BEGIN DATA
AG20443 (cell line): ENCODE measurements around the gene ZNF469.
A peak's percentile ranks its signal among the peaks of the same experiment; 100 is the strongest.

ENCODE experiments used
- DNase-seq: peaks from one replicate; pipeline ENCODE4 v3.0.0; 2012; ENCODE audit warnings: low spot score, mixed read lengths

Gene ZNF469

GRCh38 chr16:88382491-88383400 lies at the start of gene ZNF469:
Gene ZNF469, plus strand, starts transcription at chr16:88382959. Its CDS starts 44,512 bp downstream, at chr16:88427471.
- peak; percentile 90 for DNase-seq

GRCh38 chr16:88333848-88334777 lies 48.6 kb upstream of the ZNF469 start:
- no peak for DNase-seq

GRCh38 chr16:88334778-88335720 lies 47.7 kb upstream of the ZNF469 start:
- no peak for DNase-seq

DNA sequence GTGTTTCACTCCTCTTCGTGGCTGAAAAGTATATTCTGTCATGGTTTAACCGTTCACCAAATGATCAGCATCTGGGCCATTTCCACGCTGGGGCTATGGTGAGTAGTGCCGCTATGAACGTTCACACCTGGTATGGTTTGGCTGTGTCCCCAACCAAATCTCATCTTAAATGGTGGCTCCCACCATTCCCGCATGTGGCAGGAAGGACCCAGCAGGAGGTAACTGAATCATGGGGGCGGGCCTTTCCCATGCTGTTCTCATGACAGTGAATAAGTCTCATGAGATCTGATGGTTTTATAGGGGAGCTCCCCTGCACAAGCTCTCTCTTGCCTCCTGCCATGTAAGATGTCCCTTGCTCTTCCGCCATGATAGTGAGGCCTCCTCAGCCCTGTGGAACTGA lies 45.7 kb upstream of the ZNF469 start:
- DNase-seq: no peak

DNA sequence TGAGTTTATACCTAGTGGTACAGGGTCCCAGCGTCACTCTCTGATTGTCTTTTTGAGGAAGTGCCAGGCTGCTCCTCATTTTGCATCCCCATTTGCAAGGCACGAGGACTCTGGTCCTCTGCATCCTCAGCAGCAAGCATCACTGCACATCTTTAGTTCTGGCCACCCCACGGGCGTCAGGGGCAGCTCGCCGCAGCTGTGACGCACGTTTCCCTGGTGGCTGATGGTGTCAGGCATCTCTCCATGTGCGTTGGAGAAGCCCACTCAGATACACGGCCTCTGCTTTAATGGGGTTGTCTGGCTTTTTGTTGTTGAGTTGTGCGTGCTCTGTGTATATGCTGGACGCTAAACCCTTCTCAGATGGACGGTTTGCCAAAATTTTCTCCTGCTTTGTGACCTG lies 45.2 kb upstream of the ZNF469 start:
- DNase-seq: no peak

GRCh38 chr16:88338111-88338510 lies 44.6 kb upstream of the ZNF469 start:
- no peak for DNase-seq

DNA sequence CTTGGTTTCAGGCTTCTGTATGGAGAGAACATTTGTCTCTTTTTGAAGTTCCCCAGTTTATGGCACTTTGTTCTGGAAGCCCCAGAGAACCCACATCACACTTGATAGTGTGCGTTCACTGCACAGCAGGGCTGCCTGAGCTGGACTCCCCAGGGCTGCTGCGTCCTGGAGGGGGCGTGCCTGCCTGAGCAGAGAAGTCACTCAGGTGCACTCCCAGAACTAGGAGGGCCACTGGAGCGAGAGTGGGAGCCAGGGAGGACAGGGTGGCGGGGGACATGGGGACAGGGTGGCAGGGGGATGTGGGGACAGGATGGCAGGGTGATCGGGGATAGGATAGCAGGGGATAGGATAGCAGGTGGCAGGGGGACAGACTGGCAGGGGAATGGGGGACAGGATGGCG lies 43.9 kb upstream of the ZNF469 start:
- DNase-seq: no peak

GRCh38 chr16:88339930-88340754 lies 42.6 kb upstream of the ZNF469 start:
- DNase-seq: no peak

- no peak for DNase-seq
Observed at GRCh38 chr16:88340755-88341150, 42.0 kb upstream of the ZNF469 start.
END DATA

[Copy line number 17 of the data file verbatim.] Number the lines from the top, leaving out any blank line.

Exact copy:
GRCh38 chr16:88338111-88338510 lies 44.6 kb upstream of the ZNF469 start: